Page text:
Thursday, April 30, 2015

Writing the boring way

A couple of weeks ago the NYT Sunday Review published an essay that I've been clinging to as summer creeps slowly into view. Mary Mann's "The Other Side of Boredom" makes the case that boredom--in her case, a do-nothing job that left her surfing the internet for hours--can be a spur to creativity. She's not just talking about being at leisure, but actual boredom: that restless but thwarted desire to be doing something more meaningful.

Mann's argument is that boredom forces us into creativity, either as an escape from the tedium (I'm thinking about anything but this hellish airport lounge, this interminable flight delay, and these awful people around me) or as a way of transforming it (I'm making up stories about my fellow travelers--or perhaps even getting to know them). As Mann says, "Sometimes boredom serves as empty ground on which to build new ideas, while other times it acts as a guide to our true desires. You have to wait and see; above all, boredom is the master of the long con."

This seems right to me. But then, boredom is an essential part of my writing process.

One kind of boredom is the boredom of procrastination--a boredom that I seem to need to generate in order to push it aside. Even when I've cleared my entire calendar, I can never get down to writing immediately. I plan to start on a Monday, but I just get out my notes and look at them for ten minutes. On Tuesday I fuck around on the internet for most of the day. Wednesday I might write a paragraph, but otherwise continue to do anything in the world but write. At some point, though, I'm so bored and disgusted with all my strategies of avoidance that the only option is to plant ass in chair.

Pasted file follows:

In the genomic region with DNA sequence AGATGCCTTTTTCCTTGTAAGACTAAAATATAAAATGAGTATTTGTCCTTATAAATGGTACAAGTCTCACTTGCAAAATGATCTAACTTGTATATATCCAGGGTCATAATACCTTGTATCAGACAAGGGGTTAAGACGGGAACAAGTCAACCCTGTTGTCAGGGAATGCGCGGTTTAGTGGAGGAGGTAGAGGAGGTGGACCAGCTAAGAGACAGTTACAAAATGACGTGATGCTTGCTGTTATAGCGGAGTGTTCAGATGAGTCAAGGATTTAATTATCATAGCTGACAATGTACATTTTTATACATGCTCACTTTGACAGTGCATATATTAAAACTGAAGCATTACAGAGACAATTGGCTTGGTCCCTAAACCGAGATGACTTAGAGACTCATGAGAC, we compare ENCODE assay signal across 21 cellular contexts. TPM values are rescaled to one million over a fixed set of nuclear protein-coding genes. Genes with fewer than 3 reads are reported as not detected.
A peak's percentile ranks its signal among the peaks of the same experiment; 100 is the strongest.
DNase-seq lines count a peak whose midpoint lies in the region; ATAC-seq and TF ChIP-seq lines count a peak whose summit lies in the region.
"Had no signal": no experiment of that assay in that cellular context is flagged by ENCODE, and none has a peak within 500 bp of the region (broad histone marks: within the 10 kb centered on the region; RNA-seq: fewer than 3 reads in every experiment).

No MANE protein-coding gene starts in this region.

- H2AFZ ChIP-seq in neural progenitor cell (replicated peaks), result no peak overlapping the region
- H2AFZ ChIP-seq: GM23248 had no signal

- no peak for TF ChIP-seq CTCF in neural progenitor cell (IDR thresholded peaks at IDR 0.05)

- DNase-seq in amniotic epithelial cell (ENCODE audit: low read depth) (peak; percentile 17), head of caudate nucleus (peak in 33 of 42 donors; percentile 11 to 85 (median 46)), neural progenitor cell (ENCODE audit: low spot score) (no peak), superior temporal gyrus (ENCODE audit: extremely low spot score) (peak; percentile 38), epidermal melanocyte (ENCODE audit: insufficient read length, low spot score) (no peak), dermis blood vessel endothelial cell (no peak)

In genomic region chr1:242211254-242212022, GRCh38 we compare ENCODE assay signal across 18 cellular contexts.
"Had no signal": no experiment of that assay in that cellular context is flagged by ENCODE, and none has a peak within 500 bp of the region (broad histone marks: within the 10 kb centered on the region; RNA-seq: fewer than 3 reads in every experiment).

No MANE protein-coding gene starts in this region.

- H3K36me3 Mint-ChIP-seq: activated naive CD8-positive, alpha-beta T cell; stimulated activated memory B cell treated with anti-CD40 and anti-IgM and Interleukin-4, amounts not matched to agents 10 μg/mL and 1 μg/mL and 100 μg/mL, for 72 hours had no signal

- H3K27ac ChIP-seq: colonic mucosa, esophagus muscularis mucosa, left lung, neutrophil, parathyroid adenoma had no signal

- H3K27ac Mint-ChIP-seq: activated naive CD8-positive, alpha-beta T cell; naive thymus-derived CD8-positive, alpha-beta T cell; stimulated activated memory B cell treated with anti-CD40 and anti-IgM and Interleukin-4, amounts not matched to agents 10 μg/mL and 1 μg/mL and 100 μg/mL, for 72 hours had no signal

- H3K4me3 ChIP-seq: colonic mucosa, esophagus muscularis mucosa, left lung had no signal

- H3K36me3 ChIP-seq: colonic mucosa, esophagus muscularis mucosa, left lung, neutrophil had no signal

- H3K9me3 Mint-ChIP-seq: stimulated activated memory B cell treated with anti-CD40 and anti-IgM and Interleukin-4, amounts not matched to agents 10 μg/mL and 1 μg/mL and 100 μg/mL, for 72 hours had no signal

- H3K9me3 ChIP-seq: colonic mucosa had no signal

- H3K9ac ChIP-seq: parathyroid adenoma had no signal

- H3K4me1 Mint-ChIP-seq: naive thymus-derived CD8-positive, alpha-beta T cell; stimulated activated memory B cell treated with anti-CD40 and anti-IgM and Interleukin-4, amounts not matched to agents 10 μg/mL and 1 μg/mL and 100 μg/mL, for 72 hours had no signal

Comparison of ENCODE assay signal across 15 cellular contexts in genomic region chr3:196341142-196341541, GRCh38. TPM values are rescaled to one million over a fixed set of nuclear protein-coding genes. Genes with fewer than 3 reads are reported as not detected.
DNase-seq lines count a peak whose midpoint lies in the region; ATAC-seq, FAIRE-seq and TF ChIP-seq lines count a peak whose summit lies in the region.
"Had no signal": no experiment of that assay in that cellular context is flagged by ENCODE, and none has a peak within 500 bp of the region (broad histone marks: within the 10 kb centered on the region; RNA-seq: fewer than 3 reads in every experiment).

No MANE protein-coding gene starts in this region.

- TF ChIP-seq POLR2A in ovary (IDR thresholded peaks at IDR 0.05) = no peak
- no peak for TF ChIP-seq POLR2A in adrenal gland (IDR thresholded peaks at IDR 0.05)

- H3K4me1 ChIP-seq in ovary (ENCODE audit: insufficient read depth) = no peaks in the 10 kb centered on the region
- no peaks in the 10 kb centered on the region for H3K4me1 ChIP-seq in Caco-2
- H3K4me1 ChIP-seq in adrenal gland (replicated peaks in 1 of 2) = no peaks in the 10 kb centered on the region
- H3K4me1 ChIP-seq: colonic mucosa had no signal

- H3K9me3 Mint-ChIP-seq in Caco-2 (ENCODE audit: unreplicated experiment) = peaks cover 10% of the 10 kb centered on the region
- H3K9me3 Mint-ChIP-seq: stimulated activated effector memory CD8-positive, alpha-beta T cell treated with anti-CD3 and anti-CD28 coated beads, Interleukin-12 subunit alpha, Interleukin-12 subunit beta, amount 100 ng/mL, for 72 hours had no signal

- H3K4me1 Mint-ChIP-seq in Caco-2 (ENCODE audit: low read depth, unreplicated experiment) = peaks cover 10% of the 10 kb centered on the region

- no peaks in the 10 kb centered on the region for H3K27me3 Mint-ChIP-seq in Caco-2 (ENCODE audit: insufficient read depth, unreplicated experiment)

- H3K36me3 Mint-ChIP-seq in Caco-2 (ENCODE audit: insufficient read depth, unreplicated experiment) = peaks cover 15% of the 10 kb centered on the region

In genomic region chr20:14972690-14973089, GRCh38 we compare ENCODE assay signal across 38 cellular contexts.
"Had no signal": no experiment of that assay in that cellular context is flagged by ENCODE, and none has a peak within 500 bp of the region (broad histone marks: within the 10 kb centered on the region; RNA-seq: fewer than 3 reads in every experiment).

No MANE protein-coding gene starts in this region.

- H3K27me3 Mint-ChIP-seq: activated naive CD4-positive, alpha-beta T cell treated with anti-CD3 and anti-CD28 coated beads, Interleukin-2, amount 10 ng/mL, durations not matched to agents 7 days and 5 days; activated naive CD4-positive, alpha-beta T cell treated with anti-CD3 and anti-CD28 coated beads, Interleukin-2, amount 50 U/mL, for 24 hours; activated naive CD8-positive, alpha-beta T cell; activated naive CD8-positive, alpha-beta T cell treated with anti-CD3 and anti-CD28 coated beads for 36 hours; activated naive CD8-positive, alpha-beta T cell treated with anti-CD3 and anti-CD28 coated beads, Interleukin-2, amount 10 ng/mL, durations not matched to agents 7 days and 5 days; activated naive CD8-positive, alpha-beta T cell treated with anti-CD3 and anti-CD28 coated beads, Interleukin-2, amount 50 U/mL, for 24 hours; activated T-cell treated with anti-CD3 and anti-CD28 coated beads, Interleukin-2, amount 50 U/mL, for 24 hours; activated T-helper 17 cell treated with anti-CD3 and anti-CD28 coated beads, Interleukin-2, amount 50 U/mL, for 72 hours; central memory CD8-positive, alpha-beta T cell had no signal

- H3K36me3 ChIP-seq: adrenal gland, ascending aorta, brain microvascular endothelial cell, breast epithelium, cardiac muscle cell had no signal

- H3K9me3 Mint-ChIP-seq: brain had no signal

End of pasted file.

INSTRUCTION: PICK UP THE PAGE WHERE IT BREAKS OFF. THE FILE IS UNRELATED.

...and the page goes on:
That's when the second kind of boredom sets in. As I've written before, my first (and often my second) drafts are hideous and awful and painful to write. If the first kind of boredom leads to a self-loathing that leads to writing, the second is a boredom of gritted teeth and the determination not to dissolve into a pool of self-loathing. I can avoid that by pounding out my daily 1,000 words.

Then, for a while, there's no boredom. As my ideas emerge and my paragraphs seem increasingly like they might have been written by a human and a native speaker of English, I find myself more or less engrossed and more or less convinced that actual thoughts are being thunk.

Inevitably, though, there's a third kind of boredom that sets in late in the process, when I feel done but something isn't quite working or I've gotten suggestions for revision that I don't know how to implement. The boredom here is the boredom of over-familiarity, the inability to think of the piece in a new or fresh way.

This, I think, is the kind of boredom that F. Scott Fitzgerald is talking about in a line that Mann quotes: "you've got to go by or past or through boredom, as through a filter, before the clear product emerges." Forcing myself to really pay attention, or revisit old and seemingly settled ideas, is a struggle, but coming out the other side is exhilarating.

So I'm eager for summer. I need to get my boredom on.

Friday, April 24, 2015

Moving backward to move ahead: should you ever give up tenure?

In response to my previous post, Nik asked what I thought about the wisdom of giving up tenure in order to be more mobile at midcareer, or, in her words, "moving backwards to move ahead." I responded in the comments, but since this is something I've rarely seen discussed (and since I know only a handful of people who have done it), I thought it might be worth a post in its own right.